Dopant Incorporation, Desorption and Migration in MBE Grown InP and AlxGa1-xAs/GaAs

Airaksinen, Veli-Matti (1987) Dopant Incorporation, Desorption and Migration in MBE Grown InP and AlxGa1-xAs/GaAs. PhD thesis, University of Glasgow.

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The incorporation, desorption and migration behaviour of sulphur and silicon dopants in MBE-grown InP and GaAs/AlGaAs was investigated. Some of the more general aspects of the MBE of InP are also discussed to aid the interpretation of the doping studies. Specifically, data is presented on the calibration of the In and pressures, the stabilisation of InP against the desorption of phosphorus and the sticking coefficient of In at the usual growth temperatures. A thorough study of the effect of growth conditions on the sulphur doping of InP was completed. A sound theoretical framework based on both thermodynamic equilibrium calculations and a kinetic model was developed to enhance the understanding of the incorporation and desorption processes. Thermodynamic calculations are used to identify the desorbing sulphur species, and to show that the activation energy of desorption can be estimated from the thermochemical constants. The kinetic orders of the reactions are deduced from the experimental data. In a related application of thermodynamics, a model for the calculation of the concentrations of native defects was developed. The definition of the virtual reactions is discussed. The available experimental and theoretical thermochemical data is reviewed and used for calculating the defect concentrations. The thesis concludes with a study of silicon migration in modulation doped GaAs/AlGaAs heterostructures. Low temperature Hall measurements of annealed samples were used to show that silicon diffusion can degrade the electron mobility. Evidence is presented of the strong localisation of the 2 dimensional electrons in the unannealed samples.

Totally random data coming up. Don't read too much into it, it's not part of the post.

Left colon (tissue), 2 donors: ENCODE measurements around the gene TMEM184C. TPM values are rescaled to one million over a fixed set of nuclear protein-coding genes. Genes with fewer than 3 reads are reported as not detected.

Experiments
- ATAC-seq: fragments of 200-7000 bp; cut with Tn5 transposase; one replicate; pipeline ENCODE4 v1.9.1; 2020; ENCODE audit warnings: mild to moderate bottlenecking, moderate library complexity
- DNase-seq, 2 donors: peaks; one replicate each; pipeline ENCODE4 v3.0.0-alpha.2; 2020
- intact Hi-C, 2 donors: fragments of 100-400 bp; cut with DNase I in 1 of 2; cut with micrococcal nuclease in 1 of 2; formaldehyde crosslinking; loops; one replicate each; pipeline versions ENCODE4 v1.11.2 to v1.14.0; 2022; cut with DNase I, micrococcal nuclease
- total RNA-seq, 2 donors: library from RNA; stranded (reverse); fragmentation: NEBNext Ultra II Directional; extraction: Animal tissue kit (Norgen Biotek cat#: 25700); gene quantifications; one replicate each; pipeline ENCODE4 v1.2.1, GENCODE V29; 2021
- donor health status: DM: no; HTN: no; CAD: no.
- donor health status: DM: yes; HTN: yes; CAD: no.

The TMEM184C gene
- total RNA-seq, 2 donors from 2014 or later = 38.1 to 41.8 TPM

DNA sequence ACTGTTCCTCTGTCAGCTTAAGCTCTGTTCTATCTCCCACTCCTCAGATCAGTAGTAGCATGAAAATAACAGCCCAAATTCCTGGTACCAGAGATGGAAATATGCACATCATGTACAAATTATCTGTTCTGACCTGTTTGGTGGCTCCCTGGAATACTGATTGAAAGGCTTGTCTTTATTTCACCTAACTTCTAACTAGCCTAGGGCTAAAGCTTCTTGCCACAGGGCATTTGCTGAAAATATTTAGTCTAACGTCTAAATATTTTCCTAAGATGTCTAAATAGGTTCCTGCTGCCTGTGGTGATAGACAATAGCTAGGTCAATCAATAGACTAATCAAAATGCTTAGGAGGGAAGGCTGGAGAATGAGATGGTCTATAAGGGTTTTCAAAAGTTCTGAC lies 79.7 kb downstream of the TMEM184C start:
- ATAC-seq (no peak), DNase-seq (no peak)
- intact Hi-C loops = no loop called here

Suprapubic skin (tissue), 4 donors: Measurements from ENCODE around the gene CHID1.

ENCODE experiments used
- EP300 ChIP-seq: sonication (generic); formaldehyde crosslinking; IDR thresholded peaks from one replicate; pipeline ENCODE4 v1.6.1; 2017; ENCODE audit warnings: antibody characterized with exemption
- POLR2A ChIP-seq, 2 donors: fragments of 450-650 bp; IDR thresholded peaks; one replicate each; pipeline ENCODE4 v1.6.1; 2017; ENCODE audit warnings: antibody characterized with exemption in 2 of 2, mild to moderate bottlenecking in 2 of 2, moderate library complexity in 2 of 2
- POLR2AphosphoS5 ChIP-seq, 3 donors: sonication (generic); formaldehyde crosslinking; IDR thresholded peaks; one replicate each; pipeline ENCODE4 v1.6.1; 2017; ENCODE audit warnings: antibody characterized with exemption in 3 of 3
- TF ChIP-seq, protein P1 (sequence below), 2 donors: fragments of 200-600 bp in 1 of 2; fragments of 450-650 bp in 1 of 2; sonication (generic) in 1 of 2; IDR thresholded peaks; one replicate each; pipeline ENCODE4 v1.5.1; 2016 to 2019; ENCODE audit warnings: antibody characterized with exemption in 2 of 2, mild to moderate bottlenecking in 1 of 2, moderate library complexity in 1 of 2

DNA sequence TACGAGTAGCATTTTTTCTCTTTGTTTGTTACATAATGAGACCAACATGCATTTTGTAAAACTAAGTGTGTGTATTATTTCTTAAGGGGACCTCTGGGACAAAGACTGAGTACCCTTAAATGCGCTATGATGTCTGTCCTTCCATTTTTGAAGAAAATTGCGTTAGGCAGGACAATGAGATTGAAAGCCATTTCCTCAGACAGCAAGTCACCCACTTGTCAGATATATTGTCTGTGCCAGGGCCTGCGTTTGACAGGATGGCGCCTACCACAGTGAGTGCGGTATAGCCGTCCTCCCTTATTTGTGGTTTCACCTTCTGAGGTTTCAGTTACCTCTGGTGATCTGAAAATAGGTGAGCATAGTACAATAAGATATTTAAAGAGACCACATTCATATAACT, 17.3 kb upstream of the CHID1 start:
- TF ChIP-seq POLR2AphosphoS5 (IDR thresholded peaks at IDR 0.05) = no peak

Item Type: Thesis (PhD)
Qualification Level: Doctoral
Keywords: Materials science, Condensed matter physics
Date of Award: 1987
Depositing User: Enlighten Team
Unique ID: glathesis:1987-77459
Copyright: Copyright of this thesis is held by the author.
Date Deposited: 14 Jan 2020 11:53
Last Modified: 14 Jan 2020 11:53

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